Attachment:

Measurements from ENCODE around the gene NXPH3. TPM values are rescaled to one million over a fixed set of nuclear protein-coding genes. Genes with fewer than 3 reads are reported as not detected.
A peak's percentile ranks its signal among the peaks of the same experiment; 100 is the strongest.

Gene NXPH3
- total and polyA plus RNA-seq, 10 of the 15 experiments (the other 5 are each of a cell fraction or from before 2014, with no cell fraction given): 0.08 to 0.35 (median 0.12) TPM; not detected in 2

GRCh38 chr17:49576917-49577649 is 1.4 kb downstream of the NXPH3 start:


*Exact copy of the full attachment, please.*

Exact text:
Measurements from ENCODE around the gene NXPH3. TPM values are rescaled to one million over a fixed set of nuclear protein-coding genes. Genes with fewer than 3 reads are reported as not detected.
A peak's percentile ranks its signal among the peaks of the same experiment; 100 is the strongest.

Gene NXPH3
- total and polyA plus RNA-seq, 10 of the 15 experiments (the other 5 are each of a cell fraction or from before 2014, with no cell fraction given): 0.08 to 0.35 (median 0.12) TPM; not detected in 2

GRCh38 chr17:49576917-49577649 is 1.4 kb downstream of the NXPH3 start: